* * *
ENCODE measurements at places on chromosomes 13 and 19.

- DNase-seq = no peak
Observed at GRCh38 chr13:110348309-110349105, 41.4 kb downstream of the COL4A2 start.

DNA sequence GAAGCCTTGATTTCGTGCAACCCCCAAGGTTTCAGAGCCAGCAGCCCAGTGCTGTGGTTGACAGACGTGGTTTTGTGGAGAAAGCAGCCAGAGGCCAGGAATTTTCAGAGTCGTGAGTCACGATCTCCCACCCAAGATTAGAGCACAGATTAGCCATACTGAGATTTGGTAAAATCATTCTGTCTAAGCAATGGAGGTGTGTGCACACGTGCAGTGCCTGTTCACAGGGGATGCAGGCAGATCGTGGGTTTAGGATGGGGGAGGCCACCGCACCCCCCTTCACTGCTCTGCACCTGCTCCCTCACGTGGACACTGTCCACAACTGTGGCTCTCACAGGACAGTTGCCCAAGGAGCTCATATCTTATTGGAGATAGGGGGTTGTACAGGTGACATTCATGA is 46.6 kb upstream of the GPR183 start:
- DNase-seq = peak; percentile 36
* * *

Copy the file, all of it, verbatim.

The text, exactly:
ENCODE measurements at places on chromosomes 13 and 19.

- DNase-seq = no peak
Observed at GRCh38 chr13:110348309-110349105, 41.4 kb downstream of the COL4A2 start.

DNA sequence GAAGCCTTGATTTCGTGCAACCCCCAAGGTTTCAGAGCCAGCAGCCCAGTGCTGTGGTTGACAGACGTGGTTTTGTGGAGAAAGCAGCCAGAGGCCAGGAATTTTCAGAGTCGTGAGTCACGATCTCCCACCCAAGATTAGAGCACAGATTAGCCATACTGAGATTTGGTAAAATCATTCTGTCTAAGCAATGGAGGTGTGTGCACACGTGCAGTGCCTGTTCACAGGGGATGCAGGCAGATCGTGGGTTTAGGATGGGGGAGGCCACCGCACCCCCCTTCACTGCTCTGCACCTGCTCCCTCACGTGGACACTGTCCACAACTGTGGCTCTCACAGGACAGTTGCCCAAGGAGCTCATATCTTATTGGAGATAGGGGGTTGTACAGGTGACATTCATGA is 46.6 kb upstream of the GPR183 start:
- DNase-seq = peak; percentile 36